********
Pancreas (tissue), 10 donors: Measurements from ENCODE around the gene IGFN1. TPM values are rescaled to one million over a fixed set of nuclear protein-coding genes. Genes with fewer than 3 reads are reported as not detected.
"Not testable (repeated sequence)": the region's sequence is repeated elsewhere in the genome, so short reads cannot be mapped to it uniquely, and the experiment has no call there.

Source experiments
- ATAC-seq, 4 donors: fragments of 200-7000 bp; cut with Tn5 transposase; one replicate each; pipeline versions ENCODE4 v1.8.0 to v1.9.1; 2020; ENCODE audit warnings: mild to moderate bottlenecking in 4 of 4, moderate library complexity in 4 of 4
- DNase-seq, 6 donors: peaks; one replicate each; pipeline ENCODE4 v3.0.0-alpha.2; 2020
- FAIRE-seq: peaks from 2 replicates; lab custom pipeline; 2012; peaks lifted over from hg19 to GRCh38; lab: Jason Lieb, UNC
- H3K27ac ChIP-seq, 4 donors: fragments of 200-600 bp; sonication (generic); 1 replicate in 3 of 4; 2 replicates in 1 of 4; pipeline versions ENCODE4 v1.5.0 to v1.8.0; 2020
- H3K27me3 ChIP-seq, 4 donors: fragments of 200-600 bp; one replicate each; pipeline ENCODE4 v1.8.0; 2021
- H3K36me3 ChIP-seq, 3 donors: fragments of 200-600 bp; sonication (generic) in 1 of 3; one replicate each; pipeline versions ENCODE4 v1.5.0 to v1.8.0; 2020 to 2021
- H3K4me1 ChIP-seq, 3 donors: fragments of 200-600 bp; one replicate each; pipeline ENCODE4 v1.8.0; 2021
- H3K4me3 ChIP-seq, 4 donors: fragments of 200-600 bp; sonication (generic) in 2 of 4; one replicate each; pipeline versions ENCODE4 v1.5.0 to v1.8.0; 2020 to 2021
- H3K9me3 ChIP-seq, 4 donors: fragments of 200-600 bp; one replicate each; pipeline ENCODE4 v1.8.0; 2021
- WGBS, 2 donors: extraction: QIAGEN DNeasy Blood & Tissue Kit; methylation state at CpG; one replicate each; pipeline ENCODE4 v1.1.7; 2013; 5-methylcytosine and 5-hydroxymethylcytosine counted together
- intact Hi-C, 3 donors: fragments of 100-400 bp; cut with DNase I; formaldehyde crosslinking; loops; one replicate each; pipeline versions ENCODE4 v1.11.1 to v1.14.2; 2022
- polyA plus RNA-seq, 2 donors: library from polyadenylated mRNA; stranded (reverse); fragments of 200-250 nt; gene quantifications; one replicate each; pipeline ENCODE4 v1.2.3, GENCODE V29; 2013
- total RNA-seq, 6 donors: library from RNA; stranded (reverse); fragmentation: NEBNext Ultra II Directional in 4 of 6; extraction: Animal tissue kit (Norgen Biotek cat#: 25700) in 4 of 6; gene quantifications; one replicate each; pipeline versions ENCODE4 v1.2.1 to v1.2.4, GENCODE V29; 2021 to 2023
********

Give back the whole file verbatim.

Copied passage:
Pancreas (tissue), 10 donors: Measurements from ENCODE around the gene IGFN1. TPM values are rescaled to one million over a fixed set of nuclear protein-coding genes. Genes with fewer than 3 reads are reported as not detected.
"Not testable (repeated sequence)": the region's sequence is repeated elsewhere in the genome, so short reads cannot be mapped to it uniquely, and the experiment has no call there.

Source experiments
- ATAC-seq, 4 donors: fragments of 200-7000 bp; cut with Tn5 transposase; one replicate each; pipeline versions ENCODE4 v1.8.0 to v1.9.1; 2020; ENCODE audit warnings: mild to moderate bottlenecking in 4 of 4, moderate library complexity in 4 of 4
- DNase-seq, 6 donors: peaks; one replicate each; pipeline ENCODE4 v3.0.0-alpha.2; 2020
- FAIRE-seq: peaks from 2 replicates; lab custom pipeline; 2012; peaks lifted over from hg19 to GRCh38; lab: Jason Lieb, UNC
- H3K27ac ChIP-seq, 4 donors: fragments of 200-600 bp; sonication (generic); 1 replicate in 3 of 4; 2 replicates in 1 of 4; pipeline versions ENCODE4 v1.5.0 to v1.8.0; 2020
- H3K27me3 ChIP-seq, 4 donors: fragments of 200-600 bp; one replicate each; pipeline ENCODE4 v1.8.0; 2021
- H3K36me3 ChIP-seq, 3 donors: fragments of 200-600 bp; sonication (generic) in 1 of 3; one replicate each; pipeline versions ENCODE4 v1.5.0 to v1.8.0; 2020 to 2021
- H3K4me1 ChIP-seq, 3 donors: fragments of 200-600 bp; one replicate each; pipeline ENCODE4 v1.8.0; 2021
- H3K4me3 ChIP-seq, 4 donors: fragments of 200-600 bp; sonication (generic) in 2 of 4; one replicate each; pipeline versions ENCODE4 v1.5.0 to v1.8.0; 2020 to 2021
- H3K9me3 ChIP-seq, 4 donors: fragments of 200-600 bp; one replicate each; pipeline ENCODE4 v1.8.0; 2021
- WGBS, 2 donors: extraction: QIAGEN DNeasy Blood & Tissue Kit; methylation state at CpG; one replicate each; pipeline ENCODE4 v1.1.7; 2013; 5-methylcytosine and 5-hydroxymethylcytosine counted together
- intact Hi-C, 3 donors: fragments of 100-400 bp; cut with DNase I; formaldehyde crosslinking; loops; one replicate each; pipeline versions ENCODE4 v1.11.1 to v1.14.2; 2022
- polyA plus RNA-seq, 2 donors: library from polyadenylated mRNA; stranded (reverse); fragments of 200-250 nt; gene quantifications; one replicate each; pipeline ENCODE4 v1.2.3, GENCODE V29; 2013
- total RNA-seq, 6 donors: library from RNA; stranded (reverse); fragmentation: NEBNext Ultra II Directional in 4 of 6; extraction: Animal tissue kit (Norgen Biotek cat#: 25700) in 4 of 6; gene quantifications; one replicate each; pipeline versions ENCODE4 v1.2.1 to v1.2.4, GENCODE V29; 2021 to 2023